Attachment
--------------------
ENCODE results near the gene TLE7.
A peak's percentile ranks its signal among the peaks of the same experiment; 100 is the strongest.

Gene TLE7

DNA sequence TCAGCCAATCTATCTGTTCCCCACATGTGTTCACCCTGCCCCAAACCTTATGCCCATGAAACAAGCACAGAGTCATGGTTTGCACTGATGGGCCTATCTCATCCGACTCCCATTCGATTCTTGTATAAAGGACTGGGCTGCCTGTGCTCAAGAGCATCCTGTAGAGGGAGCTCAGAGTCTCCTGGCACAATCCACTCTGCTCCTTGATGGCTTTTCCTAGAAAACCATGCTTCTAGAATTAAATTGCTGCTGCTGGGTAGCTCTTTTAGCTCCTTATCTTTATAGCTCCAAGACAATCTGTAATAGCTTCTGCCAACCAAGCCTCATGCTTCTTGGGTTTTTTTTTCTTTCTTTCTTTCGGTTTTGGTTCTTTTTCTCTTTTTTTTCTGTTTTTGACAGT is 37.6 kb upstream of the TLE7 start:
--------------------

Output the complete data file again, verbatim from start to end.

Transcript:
ENCODE results near the gene TLE7.
A peak's percentile ranks its signal among the peaks of the same experiment; 100 is the strongest.

Gene TLE7

DNA sequence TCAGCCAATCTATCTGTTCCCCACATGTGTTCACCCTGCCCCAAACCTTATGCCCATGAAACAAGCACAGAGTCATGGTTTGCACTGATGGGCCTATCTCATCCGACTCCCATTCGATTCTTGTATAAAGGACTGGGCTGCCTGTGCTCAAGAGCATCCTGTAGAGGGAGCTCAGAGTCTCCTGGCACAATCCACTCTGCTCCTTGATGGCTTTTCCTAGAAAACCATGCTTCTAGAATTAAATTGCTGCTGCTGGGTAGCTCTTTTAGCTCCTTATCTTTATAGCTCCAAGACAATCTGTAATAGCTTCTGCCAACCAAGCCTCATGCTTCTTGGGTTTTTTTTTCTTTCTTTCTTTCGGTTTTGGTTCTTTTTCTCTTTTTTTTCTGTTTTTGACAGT is 37.6 kb upstream of the TLE7 start: